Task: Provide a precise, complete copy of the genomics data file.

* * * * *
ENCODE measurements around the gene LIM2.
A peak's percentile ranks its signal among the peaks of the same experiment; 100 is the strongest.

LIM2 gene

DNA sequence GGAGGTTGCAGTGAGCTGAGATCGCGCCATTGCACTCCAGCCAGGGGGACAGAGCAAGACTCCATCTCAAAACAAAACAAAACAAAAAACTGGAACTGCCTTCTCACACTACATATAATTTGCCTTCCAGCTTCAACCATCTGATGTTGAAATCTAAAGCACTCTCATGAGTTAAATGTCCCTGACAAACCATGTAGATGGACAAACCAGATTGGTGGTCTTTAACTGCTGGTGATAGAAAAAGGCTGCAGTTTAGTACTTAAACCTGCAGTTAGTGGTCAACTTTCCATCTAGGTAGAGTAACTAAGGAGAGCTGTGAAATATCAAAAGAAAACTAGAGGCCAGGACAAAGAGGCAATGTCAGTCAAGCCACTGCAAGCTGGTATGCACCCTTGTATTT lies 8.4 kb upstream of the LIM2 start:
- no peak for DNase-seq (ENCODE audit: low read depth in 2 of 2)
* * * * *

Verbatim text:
ENCODE measurements around the gene LIM2.
A peak's percentile ranks its signal among the peaks of the same experiment; 100 is the strongest.

LIM2 gene

DNA sequence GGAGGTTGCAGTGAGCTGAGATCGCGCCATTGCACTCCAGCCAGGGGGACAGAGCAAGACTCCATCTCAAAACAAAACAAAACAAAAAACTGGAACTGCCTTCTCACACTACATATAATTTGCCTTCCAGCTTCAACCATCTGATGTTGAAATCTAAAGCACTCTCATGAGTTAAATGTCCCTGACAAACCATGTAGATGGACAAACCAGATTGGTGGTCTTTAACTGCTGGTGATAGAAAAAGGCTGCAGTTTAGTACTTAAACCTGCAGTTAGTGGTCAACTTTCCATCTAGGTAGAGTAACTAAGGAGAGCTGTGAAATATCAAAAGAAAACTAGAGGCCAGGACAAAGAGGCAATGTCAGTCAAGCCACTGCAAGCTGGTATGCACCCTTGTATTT lies 8.4 kb upstream of the LIM2 start:
- no peak for DNase-seq (ENCODE audit: low read depth in 2 of 2)